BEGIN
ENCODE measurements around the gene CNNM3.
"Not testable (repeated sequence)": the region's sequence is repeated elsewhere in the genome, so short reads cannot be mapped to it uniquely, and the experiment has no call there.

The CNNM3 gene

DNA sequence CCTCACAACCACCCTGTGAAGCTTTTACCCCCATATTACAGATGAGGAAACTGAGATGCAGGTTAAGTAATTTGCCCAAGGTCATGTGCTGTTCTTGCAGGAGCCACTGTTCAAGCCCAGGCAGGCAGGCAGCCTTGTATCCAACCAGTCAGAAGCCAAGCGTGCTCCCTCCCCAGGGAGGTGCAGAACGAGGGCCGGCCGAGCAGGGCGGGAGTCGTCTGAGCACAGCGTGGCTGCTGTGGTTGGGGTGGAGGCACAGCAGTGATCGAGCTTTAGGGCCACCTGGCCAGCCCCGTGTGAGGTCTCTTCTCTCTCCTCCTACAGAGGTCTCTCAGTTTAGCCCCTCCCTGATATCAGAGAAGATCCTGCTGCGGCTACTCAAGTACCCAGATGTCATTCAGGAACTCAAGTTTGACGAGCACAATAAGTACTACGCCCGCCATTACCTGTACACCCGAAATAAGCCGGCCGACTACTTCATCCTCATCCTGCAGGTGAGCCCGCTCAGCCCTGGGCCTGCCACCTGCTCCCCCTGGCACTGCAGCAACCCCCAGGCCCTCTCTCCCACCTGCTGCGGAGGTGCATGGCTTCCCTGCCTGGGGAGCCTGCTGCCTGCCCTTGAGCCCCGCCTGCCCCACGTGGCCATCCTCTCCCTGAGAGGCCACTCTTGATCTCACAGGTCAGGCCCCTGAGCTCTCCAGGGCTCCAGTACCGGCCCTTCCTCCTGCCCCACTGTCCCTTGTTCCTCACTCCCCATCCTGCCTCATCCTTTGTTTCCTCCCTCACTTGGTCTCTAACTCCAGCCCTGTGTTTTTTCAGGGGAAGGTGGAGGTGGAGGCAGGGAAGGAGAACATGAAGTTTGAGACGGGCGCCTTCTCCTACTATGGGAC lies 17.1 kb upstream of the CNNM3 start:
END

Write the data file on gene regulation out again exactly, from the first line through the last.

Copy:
ENCODE measurements around the gene CNNM3.
"Not testable (repeated sequence)": the region's sequence is repeated elsewhere in the genome, so short reads cannot be mapped to it uniquely, and the experiment has no call there.

The CNNM3 gene

DNA sequence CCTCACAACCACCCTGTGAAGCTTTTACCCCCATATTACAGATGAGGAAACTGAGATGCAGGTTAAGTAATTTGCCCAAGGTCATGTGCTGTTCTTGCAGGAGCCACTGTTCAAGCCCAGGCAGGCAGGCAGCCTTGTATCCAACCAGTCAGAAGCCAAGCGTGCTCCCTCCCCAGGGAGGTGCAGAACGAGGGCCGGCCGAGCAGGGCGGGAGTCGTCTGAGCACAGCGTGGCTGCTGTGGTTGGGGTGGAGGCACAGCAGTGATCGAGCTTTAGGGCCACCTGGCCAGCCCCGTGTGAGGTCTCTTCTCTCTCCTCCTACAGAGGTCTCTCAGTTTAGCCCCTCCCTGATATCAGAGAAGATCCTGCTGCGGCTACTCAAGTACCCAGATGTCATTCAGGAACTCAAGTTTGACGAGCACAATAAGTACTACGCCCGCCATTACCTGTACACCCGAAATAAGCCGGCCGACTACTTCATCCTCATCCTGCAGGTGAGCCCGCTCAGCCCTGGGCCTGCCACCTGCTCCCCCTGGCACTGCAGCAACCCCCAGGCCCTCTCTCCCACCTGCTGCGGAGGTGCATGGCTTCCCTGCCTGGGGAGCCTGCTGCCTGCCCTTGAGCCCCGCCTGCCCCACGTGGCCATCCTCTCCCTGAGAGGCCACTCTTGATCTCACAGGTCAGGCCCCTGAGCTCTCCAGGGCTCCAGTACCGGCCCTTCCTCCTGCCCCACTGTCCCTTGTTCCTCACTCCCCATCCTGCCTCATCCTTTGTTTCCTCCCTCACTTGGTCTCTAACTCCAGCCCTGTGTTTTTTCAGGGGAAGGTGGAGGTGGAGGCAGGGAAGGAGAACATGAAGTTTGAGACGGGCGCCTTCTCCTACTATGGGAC lies 17.1 kb upstream of the CNNM3 start: